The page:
The Career Advice Women Want to Give to Women

career-woman

Author: Georgene Huang
Source: Forbes

One of the questions we’ve asked thousands of women in the Fairygodboss community is, “What career advice would you give another woman considering a job at your employer?” Everyone’s answers are different, but there are four recurring themes that can help you whether you’re conducting a job search or simply trying to figure out how to better navigate your career.

1. Negotiate your starting salary. Women working at companies as diverse as Oracle and Microsoft to The Home Depot and Calvin Klein say that other women should “Negotiate their starting salaries.” Often times, this comment in a job review is accompanied by an explanation that small percentage increases in salaries every year are the norm at their employer. Women say things like: “I was just happy to get the job and took the first offer. I should have negotiated for a higher starting salary.” Or this detailed review from a woman at Neilsen Holdings: “Negotiate your pay well when you come into the organization since merit raises are kept tightly to a 2 to 3% budget. HR will say that to grow your pay you should focus on moving toward promotion, but even for promotions HR will typically determine that you already fall in the role’s range and not give you an increase due to the very wide pay bands. HR policy also includes differentiating not only on the percent of your raise but also on the timing. Manager roles and above wait up to 18 months between raises unless you’re the very top rated talent.”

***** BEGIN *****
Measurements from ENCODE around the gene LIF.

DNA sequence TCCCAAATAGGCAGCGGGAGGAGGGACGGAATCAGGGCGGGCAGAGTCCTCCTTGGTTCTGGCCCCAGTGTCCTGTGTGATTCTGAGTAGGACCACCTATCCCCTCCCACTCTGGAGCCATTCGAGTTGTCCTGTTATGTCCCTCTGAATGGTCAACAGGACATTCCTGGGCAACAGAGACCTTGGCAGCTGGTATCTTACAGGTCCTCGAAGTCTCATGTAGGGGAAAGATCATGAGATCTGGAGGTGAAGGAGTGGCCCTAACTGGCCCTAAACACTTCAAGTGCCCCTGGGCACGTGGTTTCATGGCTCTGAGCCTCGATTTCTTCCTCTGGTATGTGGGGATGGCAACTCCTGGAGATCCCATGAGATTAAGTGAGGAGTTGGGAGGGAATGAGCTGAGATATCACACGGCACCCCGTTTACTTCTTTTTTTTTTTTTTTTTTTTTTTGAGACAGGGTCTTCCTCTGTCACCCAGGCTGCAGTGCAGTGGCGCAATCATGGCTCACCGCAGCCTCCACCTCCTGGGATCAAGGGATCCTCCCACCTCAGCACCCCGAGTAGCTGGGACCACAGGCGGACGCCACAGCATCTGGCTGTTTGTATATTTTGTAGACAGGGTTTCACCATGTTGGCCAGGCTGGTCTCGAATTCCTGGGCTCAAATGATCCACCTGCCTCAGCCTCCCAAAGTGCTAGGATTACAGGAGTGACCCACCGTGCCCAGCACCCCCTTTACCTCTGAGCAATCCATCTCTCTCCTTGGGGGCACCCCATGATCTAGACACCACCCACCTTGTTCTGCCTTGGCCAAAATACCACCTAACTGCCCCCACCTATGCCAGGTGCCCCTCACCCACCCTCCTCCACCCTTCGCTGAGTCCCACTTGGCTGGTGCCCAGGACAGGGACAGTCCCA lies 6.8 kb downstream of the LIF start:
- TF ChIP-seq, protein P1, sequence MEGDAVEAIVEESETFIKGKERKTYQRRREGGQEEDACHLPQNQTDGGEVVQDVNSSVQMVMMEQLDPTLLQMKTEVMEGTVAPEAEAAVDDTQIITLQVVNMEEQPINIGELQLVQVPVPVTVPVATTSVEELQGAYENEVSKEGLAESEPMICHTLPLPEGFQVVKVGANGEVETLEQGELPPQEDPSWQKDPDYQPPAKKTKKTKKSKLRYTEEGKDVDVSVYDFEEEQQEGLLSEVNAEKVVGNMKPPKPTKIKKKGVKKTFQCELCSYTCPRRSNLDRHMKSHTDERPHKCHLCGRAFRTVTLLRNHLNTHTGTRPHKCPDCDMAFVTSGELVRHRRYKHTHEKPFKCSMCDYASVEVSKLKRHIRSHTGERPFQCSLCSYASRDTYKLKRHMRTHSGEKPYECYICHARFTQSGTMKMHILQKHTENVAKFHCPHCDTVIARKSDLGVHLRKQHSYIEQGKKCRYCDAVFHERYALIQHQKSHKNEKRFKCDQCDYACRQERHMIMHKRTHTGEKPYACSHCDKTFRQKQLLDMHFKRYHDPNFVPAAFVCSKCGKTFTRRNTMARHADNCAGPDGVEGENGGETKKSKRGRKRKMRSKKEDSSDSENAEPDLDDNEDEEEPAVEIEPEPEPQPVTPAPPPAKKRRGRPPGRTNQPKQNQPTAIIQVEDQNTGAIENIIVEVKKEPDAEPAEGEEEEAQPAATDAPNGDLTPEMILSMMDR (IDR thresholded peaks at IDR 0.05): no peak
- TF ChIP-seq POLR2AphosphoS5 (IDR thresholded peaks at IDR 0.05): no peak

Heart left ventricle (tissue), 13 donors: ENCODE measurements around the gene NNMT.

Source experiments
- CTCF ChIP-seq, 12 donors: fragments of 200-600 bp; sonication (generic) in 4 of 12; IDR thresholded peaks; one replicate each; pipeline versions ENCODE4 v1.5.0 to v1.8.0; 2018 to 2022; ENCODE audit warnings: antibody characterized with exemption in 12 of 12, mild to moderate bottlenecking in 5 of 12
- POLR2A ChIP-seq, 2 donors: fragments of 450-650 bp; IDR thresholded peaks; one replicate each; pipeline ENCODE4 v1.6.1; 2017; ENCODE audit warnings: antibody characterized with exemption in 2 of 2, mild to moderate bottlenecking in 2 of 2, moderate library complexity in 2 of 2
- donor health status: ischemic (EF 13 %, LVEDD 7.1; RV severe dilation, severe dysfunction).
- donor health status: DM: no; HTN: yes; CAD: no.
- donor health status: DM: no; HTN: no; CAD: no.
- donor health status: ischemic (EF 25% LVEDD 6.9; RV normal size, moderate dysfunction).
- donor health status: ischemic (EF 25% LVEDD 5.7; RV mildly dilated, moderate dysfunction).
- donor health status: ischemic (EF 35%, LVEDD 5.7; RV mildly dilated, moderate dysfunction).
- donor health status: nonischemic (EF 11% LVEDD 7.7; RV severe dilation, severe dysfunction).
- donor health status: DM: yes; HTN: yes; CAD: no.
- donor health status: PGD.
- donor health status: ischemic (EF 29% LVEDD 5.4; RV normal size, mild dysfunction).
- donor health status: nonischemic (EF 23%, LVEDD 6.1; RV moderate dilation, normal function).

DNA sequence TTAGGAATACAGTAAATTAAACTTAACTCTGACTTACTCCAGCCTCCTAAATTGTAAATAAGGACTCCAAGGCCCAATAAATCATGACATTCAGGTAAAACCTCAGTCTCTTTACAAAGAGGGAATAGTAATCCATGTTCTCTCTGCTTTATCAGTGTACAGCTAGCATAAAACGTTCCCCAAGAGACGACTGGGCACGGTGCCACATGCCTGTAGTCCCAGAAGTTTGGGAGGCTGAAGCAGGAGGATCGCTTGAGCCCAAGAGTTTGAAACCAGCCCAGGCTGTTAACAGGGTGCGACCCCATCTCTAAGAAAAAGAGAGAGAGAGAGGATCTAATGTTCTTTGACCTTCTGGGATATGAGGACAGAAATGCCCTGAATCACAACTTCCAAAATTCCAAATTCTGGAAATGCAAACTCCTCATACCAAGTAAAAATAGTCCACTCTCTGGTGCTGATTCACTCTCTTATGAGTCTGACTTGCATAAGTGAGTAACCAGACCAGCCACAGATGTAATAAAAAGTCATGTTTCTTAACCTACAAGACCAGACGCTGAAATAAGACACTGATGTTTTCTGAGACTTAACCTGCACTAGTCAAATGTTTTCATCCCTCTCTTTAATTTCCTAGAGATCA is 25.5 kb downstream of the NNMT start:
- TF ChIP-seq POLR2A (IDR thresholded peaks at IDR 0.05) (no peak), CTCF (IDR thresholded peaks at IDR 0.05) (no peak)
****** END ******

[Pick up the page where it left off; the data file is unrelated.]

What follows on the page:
2. Ask for what you want. It’s not just money that women think others should be more vocal about negotiating. When it comes to things like more work flexibility, getting plum project assignments or reduced travel schedules after having a baby, women in our community tell other women to go for it, even if it seems hard: “Find and own your voice. If there are things that are important to you, negotiate for them. If they are deal-breakers, you decide if it’s important enough for you. Oftentimes it is truly a matter of asking.” Or: “Negotiate what you need/want. Anything is possible. Ask for what you need.” (Wouldn’t you like to know where she works? Spoiler alert: It’s Ernst & Young).

3. Do your research. There is a lot of advice about finding out more about what things are like at a company, in a department or within a certain group before taking a job. Culture is important, and it seems that many women feel burned by the consequences of doing too little due diligence and subsequently finding that their expectations are not met. As one woman writes: “Summer internship. Wish I did more research on the group I joined. Ended up being the only female in my particular group, and was called out as being ‘different’ than the 23-year old analysts I was working alongside during my final summer review.” 

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